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Old 2012-02-22, 21:27   #12
philmoore
 
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Quote:
Originally Posted by R.D. Silverman View Post
It doesn't matter that the observations are not scientific. What matters is that they were made in the first place.
On the contrary, there is nothing wrong with making this sort of observation, people do it all the time. Casinos make a good living from people who think that they see a pattern in wins and losses that will enable them to predict when they are due for their next win. The problem here is that no one has ever proven that the distribution of Mersenne prime exponents is described by a Poisson distribution, that only appears to be the simplest explanation. However, because we know that the distribution of primes, or the distribution of Mersenne primes, is not truly random, we really cannot rule out the possibility that there is some underlying structure not yet discerned. The gaps and irregularities are certainly intriguing, but the central question is whether or not you would see similar sorts of gaps and irregularities in any randomly generated Poisson sequence. Have fun, Emily, and don't be too concerned by the comments of RDS; he's the forum's old-time schoolteacher who raps your knuckles with a ruler when you give the wrong answer. Of course, to him, he's not rapping your knuckles, he's rapping your answer!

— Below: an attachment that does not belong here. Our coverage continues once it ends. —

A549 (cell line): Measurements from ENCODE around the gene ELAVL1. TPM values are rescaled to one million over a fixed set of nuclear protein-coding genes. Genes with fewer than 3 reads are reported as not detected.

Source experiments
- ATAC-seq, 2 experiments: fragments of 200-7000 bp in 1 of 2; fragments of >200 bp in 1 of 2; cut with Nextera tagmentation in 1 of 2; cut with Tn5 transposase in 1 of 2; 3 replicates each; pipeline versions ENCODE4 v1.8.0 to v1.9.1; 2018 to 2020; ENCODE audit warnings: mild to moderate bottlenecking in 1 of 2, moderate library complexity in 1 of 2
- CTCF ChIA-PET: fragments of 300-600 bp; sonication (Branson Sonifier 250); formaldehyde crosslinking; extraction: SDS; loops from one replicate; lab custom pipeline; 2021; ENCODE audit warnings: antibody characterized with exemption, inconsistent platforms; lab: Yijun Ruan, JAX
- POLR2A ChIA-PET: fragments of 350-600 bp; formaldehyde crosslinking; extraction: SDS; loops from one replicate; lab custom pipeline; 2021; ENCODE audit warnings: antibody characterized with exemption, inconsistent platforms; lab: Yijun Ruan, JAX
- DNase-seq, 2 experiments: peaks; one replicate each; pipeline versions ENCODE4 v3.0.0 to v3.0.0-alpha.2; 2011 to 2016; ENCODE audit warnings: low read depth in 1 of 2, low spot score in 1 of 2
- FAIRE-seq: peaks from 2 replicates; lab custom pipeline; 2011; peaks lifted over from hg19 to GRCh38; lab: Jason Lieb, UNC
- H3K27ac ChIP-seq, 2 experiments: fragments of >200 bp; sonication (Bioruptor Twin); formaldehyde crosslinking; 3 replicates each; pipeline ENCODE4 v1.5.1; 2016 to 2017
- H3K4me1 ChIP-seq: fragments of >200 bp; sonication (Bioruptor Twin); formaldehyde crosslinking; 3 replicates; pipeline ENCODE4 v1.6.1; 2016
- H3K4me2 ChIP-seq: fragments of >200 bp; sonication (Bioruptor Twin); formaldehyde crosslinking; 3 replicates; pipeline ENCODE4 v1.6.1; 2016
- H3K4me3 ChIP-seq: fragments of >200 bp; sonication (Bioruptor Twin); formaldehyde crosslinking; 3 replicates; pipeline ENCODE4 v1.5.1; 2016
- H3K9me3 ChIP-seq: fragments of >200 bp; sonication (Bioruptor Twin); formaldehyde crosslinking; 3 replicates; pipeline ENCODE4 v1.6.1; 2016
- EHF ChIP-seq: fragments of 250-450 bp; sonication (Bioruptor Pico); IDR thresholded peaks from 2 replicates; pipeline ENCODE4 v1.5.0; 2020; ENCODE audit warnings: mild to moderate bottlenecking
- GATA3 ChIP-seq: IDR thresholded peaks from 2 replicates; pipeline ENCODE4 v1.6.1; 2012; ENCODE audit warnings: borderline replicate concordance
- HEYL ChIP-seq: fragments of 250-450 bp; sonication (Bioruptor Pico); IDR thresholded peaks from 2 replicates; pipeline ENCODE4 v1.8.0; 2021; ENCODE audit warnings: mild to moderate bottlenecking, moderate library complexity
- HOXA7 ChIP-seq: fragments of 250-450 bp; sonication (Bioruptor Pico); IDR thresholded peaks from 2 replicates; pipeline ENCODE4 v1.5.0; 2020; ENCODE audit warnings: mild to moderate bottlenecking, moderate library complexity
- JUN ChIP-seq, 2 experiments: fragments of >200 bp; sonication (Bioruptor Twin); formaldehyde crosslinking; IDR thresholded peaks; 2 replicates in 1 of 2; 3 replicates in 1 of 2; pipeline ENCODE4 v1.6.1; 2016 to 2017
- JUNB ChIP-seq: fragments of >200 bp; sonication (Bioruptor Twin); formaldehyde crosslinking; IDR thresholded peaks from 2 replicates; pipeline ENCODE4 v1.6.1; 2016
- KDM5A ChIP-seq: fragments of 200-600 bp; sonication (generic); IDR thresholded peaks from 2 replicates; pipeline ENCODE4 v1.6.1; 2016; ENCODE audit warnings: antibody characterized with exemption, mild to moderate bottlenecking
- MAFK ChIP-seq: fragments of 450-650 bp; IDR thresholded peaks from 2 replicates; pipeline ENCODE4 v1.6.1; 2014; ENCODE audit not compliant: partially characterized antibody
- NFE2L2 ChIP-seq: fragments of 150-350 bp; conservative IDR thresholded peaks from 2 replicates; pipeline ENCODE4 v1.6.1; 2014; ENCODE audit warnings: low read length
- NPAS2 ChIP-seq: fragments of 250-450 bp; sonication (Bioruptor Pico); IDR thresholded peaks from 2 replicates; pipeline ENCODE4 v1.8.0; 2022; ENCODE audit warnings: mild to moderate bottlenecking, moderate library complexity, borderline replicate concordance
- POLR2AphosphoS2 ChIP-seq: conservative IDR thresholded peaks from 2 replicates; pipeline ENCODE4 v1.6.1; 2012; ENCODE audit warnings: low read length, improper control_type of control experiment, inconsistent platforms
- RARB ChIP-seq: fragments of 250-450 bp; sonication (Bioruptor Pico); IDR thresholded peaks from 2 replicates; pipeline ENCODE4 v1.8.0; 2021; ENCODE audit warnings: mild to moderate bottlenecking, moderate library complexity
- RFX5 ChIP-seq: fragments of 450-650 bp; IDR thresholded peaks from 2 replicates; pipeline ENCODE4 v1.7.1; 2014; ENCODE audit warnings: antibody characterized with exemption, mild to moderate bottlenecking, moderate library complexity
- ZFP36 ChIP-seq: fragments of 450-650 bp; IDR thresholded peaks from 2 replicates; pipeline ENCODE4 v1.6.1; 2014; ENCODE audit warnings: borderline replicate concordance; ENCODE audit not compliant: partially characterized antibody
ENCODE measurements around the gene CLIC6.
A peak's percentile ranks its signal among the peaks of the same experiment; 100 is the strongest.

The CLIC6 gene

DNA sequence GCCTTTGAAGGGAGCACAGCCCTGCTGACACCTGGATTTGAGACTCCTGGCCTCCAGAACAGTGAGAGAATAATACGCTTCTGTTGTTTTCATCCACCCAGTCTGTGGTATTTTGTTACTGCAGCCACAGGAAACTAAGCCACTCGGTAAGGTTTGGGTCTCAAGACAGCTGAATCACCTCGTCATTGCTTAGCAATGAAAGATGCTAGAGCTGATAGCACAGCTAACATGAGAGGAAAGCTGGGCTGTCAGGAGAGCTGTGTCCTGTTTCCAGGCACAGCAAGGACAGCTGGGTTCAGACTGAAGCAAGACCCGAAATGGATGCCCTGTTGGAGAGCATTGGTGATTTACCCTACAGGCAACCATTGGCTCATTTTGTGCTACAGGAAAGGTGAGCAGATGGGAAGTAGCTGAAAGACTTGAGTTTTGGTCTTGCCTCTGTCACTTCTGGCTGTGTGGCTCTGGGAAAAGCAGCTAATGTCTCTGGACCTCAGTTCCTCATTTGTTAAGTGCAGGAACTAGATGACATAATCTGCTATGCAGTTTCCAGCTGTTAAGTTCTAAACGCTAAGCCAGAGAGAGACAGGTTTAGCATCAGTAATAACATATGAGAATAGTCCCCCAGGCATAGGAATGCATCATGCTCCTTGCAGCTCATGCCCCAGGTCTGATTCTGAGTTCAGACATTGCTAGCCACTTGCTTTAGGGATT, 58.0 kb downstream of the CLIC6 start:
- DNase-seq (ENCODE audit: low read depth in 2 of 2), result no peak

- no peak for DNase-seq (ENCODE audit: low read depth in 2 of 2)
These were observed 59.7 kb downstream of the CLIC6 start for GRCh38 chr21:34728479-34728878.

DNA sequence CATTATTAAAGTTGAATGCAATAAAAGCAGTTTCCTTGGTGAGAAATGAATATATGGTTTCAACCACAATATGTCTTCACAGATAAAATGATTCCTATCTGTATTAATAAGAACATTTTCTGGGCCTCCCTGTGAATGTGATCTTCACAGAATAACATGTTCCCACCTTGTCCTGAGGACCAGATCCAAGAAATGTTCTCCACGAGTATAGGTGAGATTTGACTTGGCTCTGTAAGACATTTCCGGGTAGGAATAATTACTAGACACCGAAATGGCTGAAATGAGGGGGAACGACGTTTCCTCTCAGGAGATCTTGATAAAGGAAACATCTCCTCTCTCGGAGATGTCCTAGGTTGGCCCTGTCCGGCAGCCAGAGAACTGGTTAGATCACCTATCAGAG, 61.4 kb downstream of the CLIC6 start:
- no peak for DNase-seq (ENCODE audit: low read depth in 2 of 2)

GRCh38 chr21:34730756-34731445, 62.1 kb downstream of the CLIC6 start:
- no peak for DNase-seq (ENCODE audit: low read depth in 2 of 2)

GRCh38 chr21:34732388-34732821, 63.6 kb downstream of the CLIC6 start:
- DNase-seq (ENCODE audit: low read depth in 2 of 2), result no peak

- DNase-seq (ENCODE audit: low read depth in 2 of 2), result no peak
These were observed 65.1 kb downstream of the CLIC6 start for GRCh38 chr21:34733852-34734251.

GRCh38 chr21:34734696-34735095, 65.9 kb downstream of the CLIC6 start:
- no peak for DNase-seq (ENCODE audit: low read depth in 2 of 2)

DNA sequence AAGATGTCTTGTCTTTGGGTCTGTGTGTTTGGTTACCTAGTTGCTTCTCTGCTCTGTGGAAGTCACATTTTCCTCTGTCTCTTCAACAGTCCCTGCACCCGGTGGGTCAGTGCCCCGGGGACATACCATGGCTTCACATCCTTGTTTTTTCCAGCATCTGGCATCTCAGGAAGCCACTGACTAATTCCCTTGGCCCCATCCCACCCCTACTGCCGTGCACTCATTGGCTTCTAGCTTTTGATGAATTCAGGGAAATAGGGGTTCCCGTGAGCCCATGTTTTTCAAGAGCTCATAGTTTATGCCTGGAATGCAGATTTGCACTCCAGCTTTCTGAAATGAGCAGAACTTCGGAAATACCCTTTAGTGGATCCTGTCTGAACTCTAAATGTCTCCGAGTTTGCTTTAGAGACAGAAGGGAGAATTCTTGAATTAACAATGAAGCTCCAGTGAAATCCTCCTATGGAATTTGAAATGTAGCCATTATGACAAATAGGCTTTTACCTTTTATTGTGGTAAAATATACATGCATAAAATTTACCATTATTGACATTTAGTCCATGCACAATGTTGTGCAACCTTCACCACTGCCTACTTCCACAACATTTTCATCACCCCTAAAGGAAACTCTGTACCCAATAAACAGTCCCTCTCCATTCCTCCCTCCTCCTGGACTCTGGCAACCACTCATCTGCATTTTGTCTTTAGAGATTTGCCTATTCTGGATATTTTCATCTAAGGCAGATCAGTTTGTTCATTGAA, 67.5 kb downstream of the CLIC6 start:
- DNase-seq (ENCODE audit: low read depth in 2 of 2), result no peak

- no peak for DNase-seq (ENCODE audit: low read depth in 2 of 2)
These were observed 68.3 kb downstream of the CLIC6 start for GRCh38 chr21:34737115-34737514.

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Old 2012-02-22, 21:54   #13
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Quote:
Originally Posted by philmoore View Post
However, because we know that the distribution of primes, or the distribution of Mersenne primes, is not truly random, we really cannot rule out the possibility that there is some underlying structure not yet discerned.
Rule out? We know that there is a structure. Any sieve shows